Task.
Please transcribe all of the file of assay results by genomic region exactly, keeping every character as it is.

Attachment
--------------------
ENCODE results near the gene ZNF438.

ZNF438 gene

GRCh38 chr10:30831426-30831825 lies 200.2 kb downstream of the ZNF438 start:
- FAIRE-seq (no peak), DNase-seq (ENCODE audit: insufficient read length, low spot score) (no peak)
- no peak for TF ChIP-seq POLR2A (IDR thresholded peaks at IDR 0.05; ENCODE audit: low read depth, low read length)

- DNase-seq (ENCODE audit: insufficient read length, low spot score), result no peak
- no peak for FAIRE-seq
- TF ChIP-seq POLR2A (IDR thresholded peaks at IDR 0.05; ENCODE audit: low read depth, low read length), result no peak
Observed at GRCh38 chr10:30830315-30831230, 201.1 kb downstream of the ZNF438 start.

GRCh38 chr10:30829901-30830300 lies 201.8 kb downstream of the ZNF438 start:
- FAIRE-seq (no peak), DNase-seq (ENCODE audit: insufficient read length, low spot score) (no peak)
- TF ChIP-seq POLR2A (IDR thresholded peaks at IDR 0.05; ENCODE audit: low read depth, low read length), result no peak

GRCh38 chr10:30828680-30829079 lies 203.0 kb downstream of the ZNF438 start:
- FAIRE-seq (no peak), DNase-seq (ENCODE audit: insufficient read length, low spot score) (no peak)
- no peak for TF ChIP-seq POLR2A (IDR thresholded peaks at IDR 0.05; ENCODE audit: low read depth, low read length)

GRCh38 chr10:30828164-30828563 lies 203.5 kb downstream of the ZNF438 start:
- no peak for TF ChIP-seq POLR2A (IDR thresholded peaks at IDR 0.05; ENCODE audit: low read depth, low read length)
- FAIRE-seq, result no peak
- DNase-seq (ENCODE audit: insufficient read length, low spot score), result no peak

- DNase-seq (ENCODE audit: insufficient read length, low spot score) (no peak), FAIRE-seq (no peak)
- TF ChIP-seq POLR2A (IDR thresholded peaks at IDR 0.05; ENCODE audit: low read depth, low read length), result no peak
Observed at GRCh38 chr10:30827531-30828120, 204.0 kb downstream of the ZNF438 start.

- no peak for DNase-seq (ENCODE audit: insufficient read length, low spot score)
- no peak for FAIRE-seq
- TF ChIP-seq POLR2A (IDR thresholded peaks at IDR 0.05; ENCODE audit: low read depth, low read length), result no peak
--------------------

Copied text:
ENCODE results near the gene ZNF438.

ZNF438 gene

GRCh38 chr10:30831426-30831825 lies 200.2 kb downstream of the ZNF438 start:
- FAIRE-seq (no peak), DNase-seq (ENCODE audit: insufficient read length, low spot score) (no peak)
- no peak for TF ChIP-seq POLR2A (IDR thresholded peaks at IDR 0.05; ENCODE audit: low read depth, low read length)

- DNase-seq (ENCODE audit: insufficient read length, low spot score), result no peak
- no peak for FAIRE-seq
- TF ChIP-seq POLR2A (IDR thresholded peaks at IDR 0.05; ENCODE audit: low read depth, low read length), result no peak
Observed at GRCh38 chr10:30830315-30831230, 201.1 kb downstream of the ZNF438 start.

GRCh38 chr10:30829901-30830300 lies 201.8 kb downstream of the ZNF438 start:
- FAIRE-seq (no peak), DNase-seq (ENCODE audit: insufficient read length, low spot score) (no peak)
- TF ChIP-seq POLR2A (IDR thresholded peaks at IDR 0.05; ENCODE audit: low read depth, low read length), result no peak

GRCh38 chr10:30828680-30829079 lies 203.0 kb downstream of the ZNF438 start:
- FAIRE-seq (no peak), DNase-seq (ENCODE audit: insufficient read length, low spot score) (no peak)
- no peak for TF ChIP-seq POLR2A (IDR thresholded peaks at IDR 0.05; ENCODE audit: low read depth, low read length)

GRCh38 chr10:30828164-30828563 lies 203.5 kb downstream of the ZNF438 start:
- no peak for TF ChIP-seq POLR2A (IDR thresholded peaks at IDR 0.05; ENCODE audit: low read depth, low read length)
- FAIRE-seq, result no peak
- DNase-seq (ENCODE audit: insufficient read length, low spot score), result no peak

- DNase-seq (ENCODE audit: insufficient read length, low spot score) (no peak), FAIRE-seq (no peak)
- TF ChIP-seq POLR2A (IDR thresholded peaks at IDR 0.05; ENCODE audit: low read depth, low read length), result no peak
Observed at GRCh38 chr10:30827531-30828120, 204.0 kb downstream of the ZNF438 start.

- no peak for DNase-seq (ENCODE audit: insufficient read length, low spot score)
- no peak for FAIRE-seq
- TF ChIP-seq POLR2A (IDR thresholded peaks at IDR 0.05; ENCODE audit: low read depth, low read length), result no peak